This section describes how it’s possible to deploy a Prometheus server for scraping metrics from the Kafka cluster and showing them using a Grafana dashboard. The provided resources for deploying can’t be considered production grade; they are used just as an example to show how it’s possible to use the metrics feature provided in this project.

If you are going to use minikube or minishift for your Apache Kafka deployment adding Prometheus and Grafana servers, it would be better to increase the default amount of memory available to the virtual machine (i.e. not using the default 2 GB of RAM but 4 GB instead). For doing that, you can start the OpenShift cluster by running

minishift start --memory 4GB

In case you want to use Kubernetes instead, you can run

minikube start --memory 4096

Deploying on OpenShift

Prometheus

The Prometheus server configuration uses a service discovery feature in order to discover the pods in the cluster from which it gets metrics. In order to have this feature working, it’s necessary to provide access to the API server to get the pod list to the service account used for running the Prometheus service pod (the service account prometheus-server is used).

export NAMESPACE=[namespace]
oc login -u system:admin
oc create sa prometheus-server
oc adm policy add-cluster-role-to-user cluster-reader system:serviceaccount:${NAMESPACE}:prometheus-server
oc login -u developer

where [namespace] is the namespace/project where the Apache Kafka cluster was deployed.

After that, it’s possible to deploy the Prometheus server in the cluster :

  1. Create the provided “prometheus” template by running

     oc create -f metrics/prometheus/openshift-template.yaml
    
  2. Create a new app using the “prometheus” template:

     oc new-app prometheus
    

Grafana

A Grafana server is necessary only to get a UI for the Prometheus metrics. You can use the following project which you need to clone locally.

From the grafana-openshift directory, run

chmod +x root/usr/bin/fix-permissions 
chmod +x run.sh 

to set “execute” permissions on the above scripts and then run

oc new-build --binary --name=grafana
oc start-build grafana --from-dir=. --follow

to start the image building process inside the OpenShift cluster. After a while, the grafana image will be available in the internal Docker registry of the OpenShift cluster and the last step is just creating a new application with the provided image.

oc new-app grafana

Deploying on Kubernetes

Prometheus

The Prometheus server configuration uses a service discovery feature in order to discover the pods in the cluster from which it gets metrics. In order to have this feature working, it’s necessary to provide access to the API server to get the pod list to the service account used for running the Prometheus service pod (the service account prometheus-server is used) if the RBAC is enabled in your Kubernetes deployment.

export NAMESPACE=[namespace]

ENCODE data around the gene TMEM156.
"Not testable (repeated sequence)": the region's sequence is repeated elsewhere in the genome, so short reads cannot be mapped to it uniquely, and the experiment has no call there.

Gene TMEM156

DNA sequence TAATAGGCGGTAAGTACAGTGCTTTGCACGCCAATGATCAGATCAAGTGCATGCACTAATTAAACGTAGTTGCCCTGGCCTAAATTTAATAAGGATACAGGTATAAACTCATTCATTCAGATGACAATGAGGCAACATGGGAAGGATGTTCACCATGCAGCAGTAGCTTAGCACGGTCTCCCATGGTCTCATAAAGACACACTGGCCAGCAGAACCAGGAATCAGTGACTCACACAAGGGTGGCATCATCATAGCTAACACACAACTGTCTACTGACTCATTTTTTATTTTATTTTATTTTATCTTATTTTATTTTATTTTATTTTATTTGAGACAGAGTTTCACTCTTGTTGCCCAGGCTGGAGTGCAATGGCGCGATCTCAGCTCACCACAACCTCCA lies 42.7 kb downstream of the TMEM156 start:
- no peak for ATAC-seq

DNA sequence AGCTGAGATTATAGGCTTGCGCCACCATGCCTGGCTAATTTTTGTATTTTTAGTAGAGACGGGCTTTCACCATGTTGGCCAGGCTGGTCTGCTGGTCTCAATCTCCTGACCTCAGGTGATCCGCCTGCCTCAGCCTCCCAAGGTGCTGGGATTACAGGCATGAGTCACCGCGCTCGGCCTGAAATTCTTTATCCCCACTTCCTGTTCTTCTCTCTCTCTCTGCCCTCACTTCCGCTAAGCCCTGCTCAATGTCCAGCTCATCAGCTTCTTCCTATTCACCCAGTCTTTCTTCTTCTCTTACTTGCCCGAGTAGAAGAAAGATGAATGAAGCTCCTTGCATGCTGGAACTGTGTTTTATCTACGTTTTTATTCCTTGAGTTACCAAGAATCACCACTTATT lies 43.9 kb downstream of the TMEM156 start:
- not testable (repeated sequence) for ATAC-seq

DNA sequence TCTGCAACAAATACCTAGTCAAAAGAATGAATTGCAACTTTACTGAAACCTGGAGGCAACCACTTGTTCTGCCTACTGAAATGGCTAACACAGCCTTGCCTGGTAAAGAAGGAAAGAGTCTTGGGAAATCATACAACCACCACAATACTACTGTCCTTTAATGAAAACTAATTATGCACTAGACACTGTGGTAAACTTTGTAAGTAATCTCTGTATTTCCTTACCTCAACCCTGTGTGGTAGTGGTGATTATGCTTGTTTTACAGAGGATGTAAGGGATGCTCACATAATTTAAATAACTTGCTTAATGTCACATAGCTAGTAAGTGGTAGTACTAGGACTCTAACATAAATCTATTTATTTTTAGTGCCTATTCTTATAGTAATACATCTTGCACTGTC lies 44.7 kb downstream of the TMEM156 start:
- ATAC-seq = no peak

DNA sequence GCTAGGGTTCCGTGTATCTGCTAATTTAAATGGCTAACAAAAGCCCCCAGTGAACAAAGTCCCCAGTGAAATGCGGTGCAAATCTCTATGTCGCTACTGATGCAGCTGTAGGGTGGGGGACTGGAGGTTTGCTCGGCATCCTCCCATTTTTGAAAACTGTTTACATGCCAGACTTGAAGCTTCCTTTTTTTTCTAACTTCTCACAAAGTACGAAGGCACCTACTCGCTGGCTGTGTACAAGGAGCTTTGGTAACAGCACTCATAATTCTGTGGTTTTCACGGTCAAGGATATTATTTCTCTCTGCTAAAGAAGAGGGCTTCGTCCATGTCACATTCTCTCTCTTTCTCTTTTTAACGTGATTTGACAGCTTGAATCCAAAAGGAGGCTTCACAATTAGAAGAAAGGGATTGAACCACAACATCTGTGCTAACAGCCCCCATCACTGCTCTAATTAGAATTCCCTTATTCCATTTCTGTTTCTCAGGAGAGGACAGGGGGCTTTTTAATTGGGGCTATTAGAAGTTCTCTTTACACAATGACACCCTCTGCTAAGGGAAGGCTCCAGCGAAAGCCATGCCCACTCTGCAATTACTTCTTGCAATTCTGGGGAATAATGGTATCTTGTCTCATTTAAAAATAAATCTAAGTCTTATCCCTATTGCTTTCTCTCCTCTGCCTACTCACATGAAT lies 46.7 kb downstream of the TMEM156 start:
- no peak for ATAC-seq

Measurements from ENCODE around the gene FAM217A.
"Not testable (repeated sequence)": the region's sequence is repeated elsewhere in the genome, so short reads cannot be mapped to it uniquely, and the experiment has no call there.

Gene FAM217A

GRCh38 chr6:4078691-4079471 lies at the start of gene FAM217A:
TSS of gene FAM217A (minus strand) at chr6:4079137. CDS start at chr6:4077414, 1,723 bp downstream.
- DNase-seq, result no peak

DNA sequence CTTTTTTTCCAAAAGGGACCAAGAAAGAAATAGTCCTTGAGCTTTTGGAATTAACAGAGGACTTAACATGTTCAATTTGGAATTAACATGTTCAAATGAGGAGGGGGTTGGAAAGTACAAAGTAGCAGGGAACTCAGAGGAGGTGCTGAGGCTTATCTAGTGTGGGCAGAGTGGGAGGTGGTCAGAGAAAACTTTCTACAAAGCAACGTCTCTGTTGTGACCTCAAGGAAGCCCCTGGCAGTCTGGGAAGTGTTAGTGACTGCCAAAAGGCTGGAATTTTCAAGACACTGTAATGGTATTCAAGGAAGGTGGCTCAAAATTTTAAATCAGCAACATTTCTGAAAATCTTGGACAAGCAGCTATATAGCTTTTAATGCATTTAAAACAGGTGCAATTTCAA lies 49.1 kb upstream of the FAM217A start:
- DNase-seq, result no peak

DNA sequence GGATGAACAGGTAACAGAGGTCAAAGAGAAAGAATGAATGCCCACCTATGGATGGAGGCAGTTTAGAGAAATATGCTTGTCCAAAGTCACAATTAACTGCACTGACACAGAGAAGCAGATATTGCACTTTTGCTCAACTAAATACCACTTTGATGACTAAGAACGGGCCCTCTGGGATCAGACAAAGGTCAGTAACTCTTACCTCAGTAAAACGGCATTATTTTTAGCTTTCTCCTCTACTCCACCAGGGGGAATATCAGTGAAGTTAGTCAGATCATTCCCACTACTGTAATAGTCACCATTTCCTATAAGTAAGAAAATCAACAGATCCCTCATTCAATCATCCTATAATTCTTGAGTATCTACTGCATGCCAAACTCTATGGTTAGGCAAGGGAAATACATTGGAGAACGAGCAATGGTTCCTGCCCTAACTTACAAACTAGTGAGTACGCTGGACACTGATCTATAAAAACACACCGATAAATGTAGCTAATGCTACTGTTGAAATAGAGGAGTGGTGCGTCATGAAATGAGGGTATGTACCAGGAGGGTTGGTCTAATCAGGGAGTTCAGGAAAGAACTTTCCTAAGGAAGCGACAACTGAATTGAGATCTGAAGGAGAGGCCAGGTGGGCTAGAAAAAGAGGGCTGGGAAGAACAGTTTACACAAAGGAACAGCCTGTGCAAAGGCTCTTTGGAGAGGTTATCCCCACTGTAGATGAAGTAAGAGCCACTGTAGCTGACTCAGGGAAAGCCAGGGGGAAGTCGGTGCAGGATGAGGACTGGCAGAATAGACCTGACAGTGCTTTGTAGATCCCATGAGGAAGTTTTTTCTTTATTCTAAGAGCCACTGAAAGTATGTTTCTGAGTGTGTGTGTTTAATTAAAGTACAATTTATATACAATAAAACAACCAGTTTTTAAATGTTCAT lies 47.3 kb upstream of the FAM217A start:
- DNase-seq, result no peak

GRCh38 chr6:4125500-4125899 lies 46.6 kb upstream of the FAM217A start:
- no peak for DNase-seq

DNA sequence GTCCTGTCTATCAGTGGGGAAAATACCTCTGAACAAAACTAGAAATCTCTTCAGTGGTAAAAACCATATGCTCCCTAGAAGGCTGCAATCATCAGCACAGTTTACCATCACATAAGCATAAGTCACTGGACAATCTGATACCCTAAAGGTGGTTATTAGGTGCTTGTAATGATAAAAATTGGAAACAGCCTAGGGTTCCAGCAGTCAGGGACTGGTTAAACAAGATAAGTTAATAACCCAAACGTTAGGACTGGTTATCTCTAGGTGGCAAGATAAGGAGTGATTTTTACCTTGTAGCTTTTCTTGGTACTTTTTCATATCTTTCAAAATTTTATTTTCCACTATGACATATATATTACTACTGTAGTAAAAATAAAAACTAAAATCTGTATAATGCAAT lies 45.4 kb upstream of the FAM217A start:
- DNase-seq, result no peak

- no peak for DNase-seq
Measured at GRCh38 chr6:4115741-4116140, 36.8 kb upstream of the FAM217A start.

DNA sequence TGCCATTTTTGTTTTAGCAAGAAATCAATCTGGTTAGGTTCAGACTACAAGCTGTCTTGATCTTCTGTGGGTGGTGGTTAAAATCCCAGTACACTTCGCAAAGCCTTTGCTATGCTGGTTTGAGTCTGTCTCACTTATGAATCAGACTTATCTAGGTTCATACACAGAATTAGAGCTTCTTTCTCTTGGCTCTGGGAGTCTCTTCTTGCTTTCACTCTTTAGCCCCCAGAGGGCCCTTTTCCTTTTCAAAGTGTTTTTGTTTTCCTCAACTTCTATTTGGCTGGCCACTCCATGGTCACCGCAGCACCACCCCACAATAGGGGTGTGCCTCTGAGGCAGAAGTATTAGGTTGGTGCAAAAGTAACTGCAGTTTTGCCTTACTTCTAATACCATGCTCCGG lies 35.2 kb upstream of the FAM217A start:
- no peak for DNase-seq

kubectl create sa prometheus-server
kubectl create -f metrics/prometheus/cluster-reader.yaml
kubectl create clusterrolebinding read-pods-binding --clusterrole=cluster-reader --serviceaccount=${NAMESPACE}:prometheus-server

where [namespace] is the namespace/project where the Apache Kafka cluster was deployed.

Finally, create the Prometheus service by running

    kubectl apply -f metrics/prometheus/kubernetes.yaml

Grafana

A Grafana server is necessary only to get a UI for the Prometheus metrics. You can use the following project which you need to clone locally.

From the grafana-openshift directory, run

chmod +x root/usr/bin/fix-permissions 
chmod +x run.sh 

to set “execute” permissions on the above needed scripts. If you are using minikube for running the Kubernetes cluster then you have to build the Grafana image inside the cluster itself in order to have it available in the internal Docker registry. To use the Docker environment in minikube run

eval $(minikube docker-env)

After that it’s possible to build the image by running

docker build -t strimzi/grafana:latest .

Finally you can execute the actual deployment by running

kubectl apply -f metrics/grafana/kubernetes.yaml

Grafana dashboard

As an example and in order to visualize the exported metrics in Grafana, the simple dashboard kafka-dashboard.json JSON file is provided. Following these steps you’ll be able to set up the Prometheus data source in Grafana and adding the above dashboard.

If your cluster is running using minikube or minishift, you can use the port-forward command for forwarding traffic from the Grafana pod to the host. For example, running oc port-forward grafana-1-fbl7s 3000:3000 (or using kubectl instead of oc) you can access the Grafana UI opening your browser and pointing to the http://localhost:3000.

  1. Access to the Grafana UI using admin/admin credentials.

Grafana login

  1. Click on the “Add data source” button from the Grafana home in order to add Prometheus as data source.

Grafana home

  1. Fill in the information about the Prometheus data source, specifying a name and “Prometheus” as type. In the URL field you have to specify the connection string to the Prometheus server (i.e. http://prometheus:9090). Click on “Add” and after that, Grafana will test the connection with the data source.

Add Prometheus data source

  1. From the top left menu, click on “Dashboards” and then “Import” for opening the “Import Dashboard” window where you can import the provided dashboard uploading the JSON file or copying/pastying its content.

Add Grafana dashboard

  1. After importing the dashboard you should see it in your Grafan home with first metrics about CPU and JVM memory usage. You can start to use the Kafka cluster, creating topics and exchanging messages in order to see the other metrics like messages in, bytes in/out per topic.

Kafka dashboard